What Is The Internet?
Ted Stevens, former U.S. Senator from Alaska, used to be the head of a committee that regulates the Internet in the United States. He became famous for many things, but one of them was when he tried to describe the Internet. He tries to use a metaphor (tubes) to explain bandwidth issues, but he ends up sounding like a crazy man.
The Internet is, simply put, billions of computers worldwide connected together under the TCP/IP protocol. If your computer is connected to the Internet, that means that it is now a part of that network.
Now, how does that work? What does that look like?
Take the computers in the lab you are working in. Our lab has 24 computers (including my laptop), plus two printers connected to the network. All the devices are connected by hubs, and all are connected to the network server (which also acts as a file server). The network server, in turn, is connected to the Internet. See the map below, where red squares are computers, green triangles are printers, yellow circles are hubs, the purple lines are LAN cables, and the blue pentagon is our server. The light blue avenue is a fiber-optic connection to the Internet:
Our server, the blue pentagon above, is in turn connected to other servers at our ISP, which is connected to more servers across the country. There is a large web of connections between computers and servers all across the world, which makes it possible for your computer to contact almost any other computer in the world. This is the Internet.
There are many ways you could map the Internet; one way of doing it, representing many (but not even close to all) of the web servers on the main transmission lines of the Internet, is shown below. Now, keep in mind that our little lab here is not even on this map—it's too small. No, our server is one of many servers connected to a larger server which is at the very end of just one of the tiny lines somewhere on this map:
In this map, the end of every small thread is a server, which can host up to 256 other servers; each server can host hundreds more computers each. Each junction of lines is also a server. You get the idea of how big things are: there are a lot of computers linked together.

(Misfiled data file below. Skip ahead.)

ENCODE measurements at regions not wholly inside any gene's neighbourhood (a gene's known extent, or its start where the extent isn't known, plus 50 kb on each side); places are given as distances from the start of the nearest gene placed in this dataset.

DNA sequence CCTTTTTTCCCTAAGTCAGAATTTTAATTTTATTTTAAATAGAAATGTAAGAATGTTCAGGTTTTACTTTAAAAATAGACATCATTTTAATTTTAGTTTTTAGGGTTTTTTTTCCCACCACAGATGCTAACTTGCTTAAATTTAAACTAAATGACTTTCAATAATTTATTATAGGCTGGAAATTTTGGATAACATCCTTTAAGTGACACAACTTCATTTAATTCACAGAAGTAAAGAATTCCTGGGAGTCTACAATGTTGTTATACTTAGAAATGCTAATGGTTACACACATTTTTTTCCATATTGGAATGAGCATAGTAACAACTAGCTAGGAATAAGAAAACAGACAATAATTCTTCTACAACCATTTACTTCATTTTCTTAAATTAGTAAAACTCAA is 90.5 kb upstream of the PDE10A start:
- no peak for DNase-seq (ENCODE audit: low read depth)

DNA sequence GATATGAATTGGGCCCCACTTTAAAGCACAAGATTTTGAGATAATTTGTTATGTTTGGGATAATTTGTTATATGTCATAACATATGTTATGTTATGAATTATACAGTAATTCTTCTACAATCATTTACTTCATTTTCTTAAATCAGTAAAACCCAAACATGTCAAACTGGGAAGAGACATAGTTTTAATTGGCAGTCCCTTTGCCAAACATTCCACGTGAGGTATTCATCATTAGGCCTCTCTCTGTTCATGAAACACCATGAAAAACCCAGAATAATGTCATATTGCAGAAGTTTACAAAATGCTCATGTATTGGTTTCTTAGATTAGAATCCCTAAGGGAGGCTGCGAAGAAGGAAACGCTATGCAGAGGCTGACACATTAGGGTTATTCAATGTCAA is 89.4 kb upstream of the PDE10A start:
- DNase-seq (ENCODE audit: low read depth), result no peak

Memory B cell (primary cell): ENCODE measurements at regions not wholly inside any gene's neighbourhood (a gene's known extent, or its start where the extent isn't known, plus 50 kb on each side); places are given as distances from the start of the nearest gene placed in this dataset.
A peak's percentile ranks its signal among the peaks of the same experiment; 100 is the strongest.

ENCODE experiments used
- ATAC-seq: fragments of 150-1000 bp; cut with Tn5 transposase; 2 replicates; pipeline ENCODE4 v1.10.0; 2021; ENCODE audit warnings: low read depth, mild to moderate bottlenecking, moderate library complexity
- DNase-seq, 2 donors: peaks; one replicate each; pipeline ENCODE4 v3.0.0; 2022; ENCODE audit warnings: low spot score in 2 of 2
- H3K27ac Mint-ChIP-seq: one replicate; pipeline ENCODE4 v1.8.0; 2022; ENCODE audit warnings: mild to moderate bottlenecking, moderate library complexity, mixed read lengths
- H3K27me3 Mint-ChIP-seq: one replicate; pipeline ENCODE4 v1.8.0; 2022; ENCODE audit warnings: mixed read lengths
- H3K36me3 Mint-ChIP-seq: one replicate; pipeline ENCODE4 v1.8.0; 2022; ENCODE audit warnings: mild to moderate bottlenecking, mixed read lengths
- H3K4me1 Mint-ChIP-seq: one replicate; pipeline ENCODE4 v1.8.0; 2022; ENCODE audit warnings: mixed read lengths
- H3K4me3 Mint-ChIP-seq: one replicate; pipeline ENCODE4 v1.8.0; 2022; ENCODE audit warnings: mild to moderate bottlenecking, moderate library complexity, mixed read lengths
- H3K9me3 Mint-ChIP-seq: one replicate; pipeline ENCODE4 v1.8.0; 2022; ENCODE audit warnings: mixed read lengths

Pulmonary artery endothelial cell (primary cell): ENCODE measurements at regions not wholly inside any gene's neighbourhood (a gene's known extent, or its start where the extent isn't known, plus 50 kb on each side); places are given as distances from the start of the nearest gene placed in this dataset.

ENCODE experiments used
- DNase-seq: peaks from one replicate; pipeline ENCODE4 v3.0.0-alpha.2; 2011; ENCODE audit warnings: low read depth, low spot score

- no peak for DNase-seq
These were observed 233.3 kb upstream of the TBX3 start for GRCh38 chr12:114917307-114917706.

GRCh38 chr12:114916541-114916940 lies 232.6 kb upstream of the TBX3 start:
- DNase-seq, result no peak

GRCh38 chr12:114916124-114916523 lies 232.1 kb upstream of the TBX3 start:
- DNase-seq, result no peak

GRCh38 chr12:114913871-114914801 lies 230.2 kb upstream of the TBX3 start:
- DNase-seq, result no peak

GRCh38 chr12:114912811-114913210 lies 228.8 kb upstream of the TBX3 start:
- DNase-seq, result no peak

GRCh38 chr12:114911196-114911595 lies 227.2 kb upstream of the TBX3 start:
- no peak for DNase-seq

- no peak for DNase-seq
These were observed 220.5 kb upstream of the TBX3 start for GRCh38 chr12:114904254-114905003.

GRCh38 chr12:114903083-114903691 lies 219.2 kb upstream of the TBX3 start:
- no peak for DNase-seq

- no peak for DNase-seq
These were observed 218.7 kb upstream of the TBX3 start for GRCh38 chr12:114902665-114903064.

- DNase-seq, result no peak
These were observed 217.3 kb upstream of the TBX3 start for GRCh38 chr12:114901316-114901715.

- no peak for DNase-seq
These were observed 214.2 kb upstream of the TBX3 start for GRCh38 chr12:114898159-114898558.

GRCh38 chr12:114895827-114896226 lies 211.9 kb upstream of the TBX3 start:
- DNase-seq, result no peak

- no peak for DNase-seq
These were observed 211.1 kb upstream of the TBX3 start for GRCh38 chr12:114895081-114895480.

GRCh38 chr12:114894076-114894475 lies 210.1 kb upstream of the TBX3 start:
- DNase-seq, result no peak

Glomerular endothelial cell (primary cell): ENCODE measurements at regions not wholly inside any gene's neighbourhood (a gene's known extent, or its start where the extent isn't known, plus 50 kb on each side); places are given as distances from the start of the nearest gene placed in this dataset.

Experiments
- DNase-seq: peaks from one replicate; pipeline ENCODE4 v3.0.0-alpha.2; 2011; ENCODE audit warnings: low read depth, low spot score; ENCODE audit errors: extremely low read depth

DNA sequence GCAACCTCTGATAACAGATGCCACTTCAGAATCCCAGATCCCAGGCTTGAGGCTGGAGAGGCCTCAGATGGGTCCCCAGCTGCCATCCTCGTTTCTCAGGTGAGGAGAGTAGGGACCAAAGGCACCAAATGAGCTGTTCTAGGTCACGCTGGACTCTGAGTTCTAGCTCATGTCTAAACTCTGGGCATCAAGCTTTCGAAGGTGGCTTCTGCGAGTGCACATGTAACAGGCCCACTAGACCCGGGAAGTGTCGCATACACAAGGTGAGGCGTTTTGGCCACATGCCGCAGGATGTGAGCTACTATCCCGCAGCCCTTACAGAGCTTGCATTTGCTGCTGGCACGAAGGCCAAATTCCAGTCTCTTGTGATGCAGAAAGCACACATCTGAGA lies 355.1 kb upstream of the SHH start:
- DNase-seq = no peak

This is not a perfect representation, but it perhaps begins to give you an idea of what the mass of connections looks like. The important thing to remember, however, is that it is just a network—it is a lot of computers connected together. It may be impressive because of its size, but what makes the Internet work is protocols.
A Brief History of the Internet
The concept of the Internet had been around since 1960, when J. C. R. Licklider proposed an idea to network computers so that libraries could share computer data. Licklider was hired by the Advanced Research Projects Agency (ARPA), a research unit for the United States military. His idea was later developed into a network called ARPANET. On October 29, 1969, the first connection between two computers on this network was tested. It crashed after just 3 letters were typed, but it was the beginning of what we now call the Internet.
One thing was missing, however: a way for different computers, with different systems, to communicate reliably with each other. Robert E. Kahn and Vinton Cerf solved this problem by creating a set of protocols in 1974 which later became known as "TCP/IP." The 1974 proposal was the first time anyone had used the word "Internet," which was short for "internetworking." The TCP/IP protocol set was mostly completed by 1978.